This unique change of stand could not have become possible without a radical change in the terms of discourse on the CTBT and its contextualisation. Without presenting the CTBT as part of a process of rationalization of nuclear weapons by the NWSs, it would have been impossible to castigate it as a false, unequal, "discriminatory", "bogus" or "worthless", "redundant" and "dishonest" treaty, or a "trap", "conspiracy", etc. The terms of public discourse were systematically altered over the span of a year to distort the CTBT's context and hide the reasons for its emergence on the CD's negotiating agenda in 1994 and its imminence in 1996.

This needed a new demonology, new myths, a new characterization of India as a victim state, which the NWSs have singled out for discriminatory treatment, new ways of exaggerating real and imagined security threats to India, a complete distortion of the truth about the global security environment and the nuclear situation, and above all, a new emphasis on xenophobic nationalism, on insular, claustrophobic and militaristic notions of security and insecurity. This was manipulated through the mass media by strategically placed publicists and self-styled experts who launched a systematic and energetic campaign against the CTBT. The nature of the operation raises serious questions of journalistic ethics and the "manufacture of consensus" on critical issues. But that is not the subject of this essay.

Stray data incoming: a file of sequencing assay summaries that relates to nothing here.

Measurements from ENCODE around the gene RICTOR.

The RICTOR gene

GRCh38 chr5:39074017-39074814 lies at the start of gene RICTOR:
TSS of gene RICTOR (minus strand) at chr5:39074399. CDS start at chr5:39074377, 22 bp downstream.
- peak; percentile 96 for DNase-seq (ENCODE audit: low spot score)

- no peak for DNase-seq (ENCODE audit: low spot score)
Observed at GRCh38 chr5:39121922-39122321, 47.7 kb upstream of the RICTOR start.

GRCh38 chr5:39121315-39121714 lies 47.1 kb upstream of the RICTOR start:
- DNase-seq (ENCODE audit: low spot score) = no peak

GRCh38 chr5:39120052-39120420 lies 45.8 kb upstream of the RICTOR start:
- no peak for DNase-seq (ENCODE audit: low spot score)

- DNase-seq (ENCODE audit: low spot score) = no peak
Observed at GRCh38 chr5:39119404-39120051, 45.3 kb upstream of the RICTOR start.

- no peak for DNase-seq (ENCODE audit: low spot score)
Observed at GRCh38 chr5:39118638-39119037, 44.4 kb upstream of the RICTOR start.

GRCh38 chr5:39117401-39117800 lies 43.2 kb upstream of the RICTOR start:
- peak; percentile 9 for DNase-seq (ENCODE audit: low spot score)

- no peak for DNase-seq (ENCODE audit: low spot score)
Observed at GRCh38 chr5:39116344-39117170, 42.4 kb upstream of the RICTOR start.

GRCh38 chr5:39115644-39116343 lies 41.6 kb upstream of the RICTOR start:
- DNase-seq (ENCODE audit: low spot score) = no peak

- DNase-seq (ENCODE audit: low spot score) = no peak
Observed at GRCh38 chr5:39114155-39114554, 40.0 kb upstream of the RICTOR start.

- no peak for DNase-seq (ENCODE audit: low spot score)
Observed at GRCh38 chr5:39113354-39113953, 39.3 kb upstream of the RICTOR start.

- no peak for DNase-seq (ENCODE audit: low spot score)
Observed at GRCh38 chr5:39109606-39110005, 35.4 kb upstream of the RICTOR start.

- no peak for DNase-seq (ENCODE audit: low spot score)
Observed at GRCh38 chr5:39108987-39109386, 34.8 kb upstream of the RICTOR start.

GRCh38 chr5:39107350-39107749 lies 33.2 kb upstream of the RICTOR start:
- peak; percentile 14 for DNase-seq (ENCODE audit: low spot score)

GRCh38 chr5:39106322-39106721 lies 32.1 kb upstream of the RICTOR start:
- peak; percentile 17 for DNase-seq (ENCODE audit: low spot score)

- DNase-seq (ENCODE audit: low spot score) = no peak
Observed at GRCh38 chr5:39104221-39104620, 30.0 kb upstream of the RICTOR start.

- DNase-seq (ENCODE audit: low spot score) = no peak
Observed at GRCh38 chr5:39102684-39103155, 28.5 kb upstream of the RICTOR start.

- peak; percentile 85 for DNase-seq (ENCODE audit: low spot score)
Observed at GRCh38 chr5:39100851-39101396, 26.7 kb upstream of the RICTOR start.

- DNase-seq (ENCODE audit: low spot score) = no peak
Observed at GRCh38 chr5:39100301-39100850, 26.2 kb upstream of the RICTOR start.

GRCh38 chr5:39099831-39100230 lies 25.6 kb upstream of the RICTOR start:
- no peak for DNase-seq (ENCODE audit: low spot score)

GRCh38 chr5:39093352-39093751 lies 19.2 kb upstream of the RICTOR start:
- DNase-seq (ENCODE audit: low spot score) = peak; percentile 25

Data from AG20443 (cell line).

The pertinent point is that the CTBT was successfully presented as a "second edition" of the much--and rightly--hated Nuclear Non-Proliferation Treaty (NPT), as yet another maneuver in the NWSs', in particular the US's, plan to maintain their hegemony and "cap, roll back and eliminate" all other states' capabilities, with a special emphasis on the threshold states (India, Pakistan and Israel). This could only be done through a series of elisions, distortions and deliberate attempts to suppress the truth. The anti-CTBT lobby put out that the CTBT is a joint "conspiracy" of the NWSs, ignoring the fact that the NWSs' motives, interests and positions on specific issues vary greatly, on some to the point of potentially threatening a treaty, and that their stands have changed significantly.